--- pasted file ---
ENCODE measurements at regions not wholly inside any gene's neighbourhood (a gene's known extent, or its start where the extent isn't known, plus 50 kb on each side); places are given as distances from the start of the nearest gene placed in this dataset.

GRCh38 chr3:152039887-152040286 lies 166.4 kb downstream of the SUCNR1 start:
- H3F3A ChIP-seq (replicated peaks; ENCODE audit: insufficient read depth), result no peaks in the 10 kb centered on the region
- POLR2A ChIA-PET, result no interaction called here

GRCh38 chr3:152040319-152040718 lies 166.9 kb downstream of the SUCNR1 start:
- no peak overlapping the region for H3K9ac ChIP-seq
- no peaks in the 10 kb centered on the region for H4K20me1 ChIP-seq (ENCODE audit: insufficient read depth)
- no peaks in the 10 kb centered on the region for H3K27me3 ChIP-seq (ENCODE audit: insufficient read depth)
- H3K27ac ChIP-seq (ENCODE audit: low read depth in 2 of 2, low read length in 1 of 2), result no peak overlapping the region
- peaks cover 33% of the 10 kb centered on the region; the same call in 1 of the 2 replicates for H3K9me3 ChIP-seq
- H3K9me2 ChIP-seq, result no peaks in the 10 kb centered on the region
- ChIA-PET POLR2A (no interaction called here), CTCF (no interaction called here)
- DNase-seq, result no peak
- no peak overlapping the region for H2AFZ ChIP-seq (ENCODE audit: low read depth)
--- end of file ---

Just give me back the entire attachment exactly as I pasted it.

ENCODE measurements at regions not wholly inside any gene's neighbourhood (a gene's known extent, or its start where the extent isn't known, plus 50 kb on each side); places are given as distances from the start of the nearest gene placed in this dataset.

GRCh38 chr3:152039887-152040286 lies 166.4 kb downstream of the SUCNR1 start:
- H3F3A ChIP-seq (replicated peaks; ENCODE audit: insufficient read depth), result no peaks in the 10 kb centered on the region
- POLR2A ChIA-PET, result no interaction called here

GRCh38 chr3:152040319-152040718 lies 166.9 kb downstream of the SUCNR1 start:
- no peak overlapping the region for H3K9ac ChIP-seq
- no peaks in the 10 kb centered on the region for H4K20me1 ChIP-seq (ENCODE audit: insufficient read depth)
- no peaks in the 10 kb centered on the region for H3K27me3 ChIP-seq (ENCODE audit: insufficient read depth)
- H3K27ac ChIP-seq (ENCODE audit: low read depth in 2 of 2, low read length in 1 of 2), result no peak overlapping the region
- peaks cover 33% of the 10 kb centered on the region; the same call in 1 of the 2 replicates for H3K9me3 ChIP-seq
- H3K9me2 ChIP-seq, result no peaks in the 10 kb centered on the region
- ChIA-PET POLR2A (no interaction called here), CTCF (no interaction called here)
- DNase-seq, result no peak
- no peak overlapping the region for H2AFZ ChIP-seq (ENCODE audit: low read depth)